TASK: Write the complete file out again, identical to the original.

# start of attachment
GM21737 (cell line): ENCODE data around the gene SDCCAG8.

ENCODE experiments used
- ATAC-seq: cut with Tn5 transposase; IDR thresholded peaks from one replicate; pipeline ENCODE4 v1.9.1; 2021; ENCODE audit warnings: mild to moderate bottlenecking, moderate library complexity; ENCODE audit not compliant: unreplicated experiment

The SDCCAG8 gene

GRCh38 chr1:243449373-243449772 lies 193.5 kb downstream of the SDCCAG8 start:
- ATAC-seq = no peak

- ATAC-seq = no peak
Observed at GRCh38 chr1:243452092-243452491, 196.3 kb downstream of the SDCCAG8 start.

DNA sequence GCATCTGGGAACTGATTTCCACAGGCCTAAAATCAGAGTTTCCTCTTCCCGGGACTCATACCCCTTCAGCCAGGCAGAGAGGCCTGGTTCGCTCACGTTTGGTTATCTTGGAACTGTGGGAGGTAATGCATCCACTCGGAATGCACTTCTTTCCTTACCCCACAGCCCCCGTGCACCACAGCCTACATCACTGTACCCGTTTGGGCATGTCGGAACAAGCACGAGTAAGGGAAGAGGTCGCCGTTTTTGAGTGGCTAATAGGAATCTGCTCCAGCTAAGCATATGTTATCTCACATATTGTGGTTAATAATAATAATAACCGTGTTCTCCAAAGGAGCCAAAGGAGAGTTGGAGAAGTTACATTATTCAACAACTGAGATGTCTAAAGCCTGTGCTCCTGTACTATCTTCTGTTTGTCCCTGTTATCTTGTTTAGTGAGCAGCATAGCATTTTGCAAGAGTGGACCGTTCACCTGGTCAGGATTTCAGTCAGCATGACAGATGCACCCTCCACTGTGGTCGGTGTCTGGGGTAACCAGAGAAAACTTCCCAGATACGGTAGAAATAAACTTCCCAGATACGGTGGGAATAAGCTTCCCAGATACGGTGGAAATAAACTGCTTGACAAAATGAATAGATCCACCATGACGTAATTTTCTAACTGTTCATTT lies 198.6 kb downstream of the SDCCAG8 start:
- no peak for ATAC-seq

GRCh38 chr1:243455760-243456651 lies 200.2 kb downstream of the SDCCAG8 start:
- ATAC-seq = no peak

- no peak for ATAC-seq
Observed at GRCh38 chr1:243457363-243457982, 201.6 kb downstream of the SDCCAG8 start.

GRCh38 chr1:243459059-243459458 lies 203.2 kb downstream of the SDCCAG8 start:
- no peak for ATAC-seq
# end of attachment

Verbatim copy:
GM21737 (cell line): ENCODE data around the gene SDCCAG8.

ENCODE experiments used
- ATAC-seq: cut with Tn5 transposase; IDR thresholded peaks from one replicate; pipeline ENCODE4 v1.9.1; 2021; ENCODE audit warnings: mild to moderate bottlenecking, moderate library complexity; ENCODE audit not compliant: unreplicated experiment

The SDCCAG8 gene

GRCh38 chr1:243449373-243449772 lies 193.5 kb downstream of the SDCCAG8 start:
- ATAC-seq = no peak

- ATAC-seq = no peak
Observed at GRCh38 chr1:243452092-243452491, 196.3 kb downstream of the SDCCAG8 start.

DNA sequence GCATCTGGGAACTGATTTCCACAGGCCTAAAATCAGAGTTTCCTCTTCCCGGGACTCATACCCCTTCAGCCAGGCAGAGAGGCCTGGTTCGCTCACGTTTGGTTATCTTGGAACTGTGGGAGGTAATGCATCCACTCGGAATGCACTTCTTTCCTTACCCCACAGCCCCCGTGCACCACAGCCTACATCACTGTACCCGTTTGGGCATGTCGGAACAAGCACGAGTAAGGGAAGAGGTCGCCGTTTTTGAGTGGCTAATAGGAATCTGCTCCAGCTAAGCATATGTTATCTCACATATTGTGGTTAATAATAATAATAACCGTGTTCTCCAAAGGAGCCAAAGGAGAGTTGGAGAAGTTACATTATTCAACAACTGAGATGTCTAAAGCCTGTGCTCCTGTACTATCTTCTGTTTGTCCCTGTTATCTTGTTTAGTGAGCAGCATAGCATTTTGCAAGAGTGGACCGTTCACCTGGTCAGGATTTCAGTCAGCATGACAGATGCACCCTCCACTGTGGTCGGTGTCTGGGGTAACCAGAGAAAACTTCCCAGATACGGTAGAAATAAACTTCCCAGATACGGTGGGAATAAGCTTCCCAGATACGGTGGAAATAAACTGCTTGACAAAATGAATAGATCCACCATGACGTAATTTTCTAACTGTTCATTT lies 198.6 kb downstream of the SDCCAG8 start:
- no peak for ATAC-seq

GRCh38 chr1:243455760-243456651 lies 200.2 kb downstream of the SDCCAG8 start:
- ATAC-seq = no peak

- no peak for ATAC-seq
Observed at GRCh38 chr1:243457363-243457982, 201.6 kb downstream of the SDCCAG8 start.

GRCh38 chr1:243459059-243459458 lies 203.2 kb downstream of the SDCCAG8 start:
- no peak for ATAC-seq